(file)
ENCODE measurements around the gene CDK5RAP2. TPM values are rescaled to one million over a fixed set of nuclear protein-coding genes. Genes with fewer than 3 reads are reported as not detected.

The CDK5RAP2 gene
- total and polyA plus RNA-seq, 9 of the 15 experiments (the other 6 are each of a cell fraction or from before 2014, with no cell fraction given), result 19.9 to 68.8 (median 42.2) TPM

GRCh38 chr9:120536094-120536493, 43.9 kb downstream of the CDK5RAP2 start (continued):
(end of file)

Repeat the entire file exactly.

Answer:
ENCODE measurements around the gene CDK5RAP2. TPM values are rescaled to one million over a fixed set of nuclear protein-coding genes. Genes with fewer than 3 reads are reported as not detected.

The CDK5RAP2 gene
- total and polyA plus RNA-seq, 9 of the 15 experiments (the other 6 are each of a cell fraction or from before 2014, with no cell fraction given), result 19.9 to 68.8 (median 42.2) TPM

GRCh38 chr9:120536094-120536493, 43.9 kb downstream of the CDK5RAP2 start (continued):